III. DISCUSSION

Defendants assert that this Court lacks subject matter jurisdiction because the amount in controversy does not exceed $75, 000. (Defs.’ Mot. at 4.) Defendants argue that Tepper is not entitled to damages under the UTPCPL, 73 Pa.C.S.A. § 201-1 et seq., because Tepper did not purchase goods “primarily for personal, family or house purposes.” 73 Pa.C.S.A. § 201-9.2(a). (Id.) Defendants also claim that the landlord of a residential rental property may not bring a cause of action under the UTPCPL as a representative of its tenants citing DiLucido v. Terminix Intern., Inc., 676 A.2d 1237, 1242 (Pa. Super. Ct. 1996).[3] (Id. at 5.) Defendants, thus, maintain that “as a matter of law [Tepper] will not ultimately succeed on its UTPCPL claim, ” and is not entitled to an award of treble damages or attorneys’ fees under the UTPCPL. (Id. at 6.) In addition, Defendants assert that Tepper’s claim for breach of implied warranty of workmanlike construction fails as a matter of law. (Id. at 6-7.) For these reasons, Defendants argue that the amount in controversy does not exceed $75, 000.

Defendants’ arguments, however, are misplaced. Defendants’ assertions that Plaintiff’s causes of action under the UTPCPL and breach of implied warranty would not “ultimately succeed as a matter of law” are arguments that are properly made in a Motion to Dismiss pursuant to Federal Rule of Civil Procedure 12(b)(6) “for failure to state a claim upon which relief can be granted.” See Fed.R.Civ.P. 12(b)(6). A motion to dismiss under Federal Rule of Civil Procedure 12(b)(6) tests the sufficiency of a complaint. Kost v. Kozakiewicz, 1 F.3d 176, 183 (3d Cir. 1993). Under Rule 12(b)(6), the defendant bears the burden of demonstrating that the plaintiff has not stated a claim upon which relief can be granted. Fed.R.Civ.P. 12(b)(6); see also Hedges v. United States, 404 F.3d 744, 750 (3d Cir. 2005).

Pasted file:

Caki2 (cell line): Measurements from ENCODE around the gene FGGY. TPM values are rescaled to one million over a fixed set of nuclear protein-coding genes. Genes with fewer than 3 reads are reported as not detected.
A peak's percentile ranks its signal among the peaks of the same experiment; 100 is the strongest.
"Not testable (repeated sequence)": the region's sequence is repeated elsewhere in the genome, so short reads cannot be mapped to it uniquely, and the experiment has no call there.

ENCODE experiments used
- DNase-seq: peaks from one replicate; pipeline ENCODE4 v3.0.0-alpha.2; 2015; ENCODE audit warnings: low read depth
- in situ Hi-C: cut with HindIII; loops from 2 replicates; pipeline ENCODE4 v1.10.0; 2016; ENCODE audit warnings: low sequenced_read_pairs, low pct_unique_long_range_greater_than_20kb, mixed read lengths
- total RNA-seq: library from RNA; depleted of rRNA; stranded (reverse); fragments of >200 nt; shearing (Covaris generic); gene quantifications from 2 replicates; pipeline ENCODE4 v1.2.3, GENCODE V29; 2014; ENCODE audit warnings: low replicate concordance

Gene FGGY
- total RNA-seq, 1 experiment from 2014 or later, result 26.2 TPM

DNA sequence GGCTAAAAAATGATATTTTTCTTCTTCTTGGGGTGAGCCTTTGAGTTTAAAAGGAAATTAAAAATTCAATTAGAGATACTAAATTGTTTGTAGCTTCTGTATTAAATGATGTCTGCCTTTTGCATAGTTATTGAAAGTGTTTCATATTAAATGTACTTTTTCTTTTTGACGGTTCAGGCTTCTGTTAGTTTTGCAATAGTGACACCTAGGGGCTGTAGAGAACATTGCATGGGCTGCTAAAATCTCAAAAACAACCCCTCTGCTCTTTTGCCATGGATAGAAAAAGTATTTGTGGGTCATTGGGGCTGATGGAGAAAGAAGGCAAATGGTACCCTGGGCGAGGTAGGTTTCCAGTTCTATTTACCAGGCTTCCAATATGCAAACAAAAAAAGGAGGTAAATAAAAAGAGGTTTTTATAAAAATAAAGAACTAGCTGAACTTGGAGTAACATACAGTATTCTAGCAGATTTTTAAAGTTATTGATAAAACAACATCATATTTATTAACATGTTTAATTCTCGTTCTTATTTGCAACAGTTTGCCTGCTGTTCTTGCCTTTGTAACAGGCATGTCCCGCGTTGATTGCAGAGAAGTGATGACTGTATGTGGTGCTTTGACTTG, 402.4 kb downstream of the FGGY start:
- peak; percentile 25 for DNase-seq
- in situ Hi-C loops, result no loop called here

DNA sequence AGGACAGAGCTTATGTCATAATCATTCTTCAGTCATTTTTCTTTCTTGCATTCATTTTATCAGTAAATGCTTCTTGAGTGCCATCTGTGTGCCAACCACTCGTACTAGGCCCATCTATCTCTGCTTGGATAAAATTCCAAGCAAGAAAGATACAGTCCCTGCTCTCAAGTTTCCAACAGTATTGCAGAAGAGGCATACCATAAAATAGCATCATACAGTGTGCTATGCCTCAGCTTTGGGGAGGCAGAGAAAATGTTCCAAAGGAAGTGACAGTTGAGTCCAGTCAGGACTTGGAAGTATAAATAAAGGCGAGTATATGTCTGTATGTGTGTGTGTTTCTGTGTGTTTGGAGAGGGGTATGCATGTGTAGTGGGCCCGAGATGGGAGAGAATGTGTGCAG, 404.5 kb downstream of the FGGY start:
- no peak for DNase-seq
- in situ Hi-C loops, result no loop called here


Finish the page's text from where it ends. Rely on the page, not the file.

Defendants’ current Motion is brought pursuant to Federal Rule 12(b)(1) for lack of jurisdiction. A district court’s determination of the amount in controversy begins with a reading of the complaint. Samuel-Bassett, 357 F.3d at 398; see also Angus v. Shiley Inc., 989 F.3d 142, 145 (3d Cir. 1993) (asserting that the amount of controversy is generally decided from the face of the complaint). In this case, we look to the State Complaint filed by Tepper against Katona and Perna. When a complaint does not explicitly limit a plaintiff’s damages to an amount under the federal diversity threshold, a district court must independently appraise the value of the claims. See Angus, 989 F.2d at 146. This is measured by “a reasonable reading of the value of the rights being litigated.” Id.; see also Judon v. Travelers Property Cas. Co. of America, 773 F.3d 495, 507 (3d Cir. 2014). Estimations of the total damage must be realistic, and the inquiry into whether the amount is met “should be objective, and not based on fanciful, ‘pie-in-the-sky, ’ or simply wishful amounts, because otherwise the policy to limit diversity jurisdiction will be frustrated.” Samuel-Bassett, 357 F.3d at 403.

As noted earlier, guided by the above case law, we denied Tepper’s prior Motion to Dismiss for Lack of Jurisdiction finding that the amount in controversy in this action exceeds $75, 000. See Frederick Mut. Ins. Co., 2015 WL 2417742, at *1-2. For the same reasons stated in that decision, which we will not reiterate here, we again find that the amount in controversy in this matter is in excess of $75, 000. Id.

IV. CONCLUSION

In light of the aforementioned findings, we hold that the amount in controversy in this action exceeds $75, 000, and the requirements for federal jurisdiction have been satisfied. Consequently, Defendants’ Motion to Dismiss for Lack of Jurisdiction is denied.

An appropriate Order follows.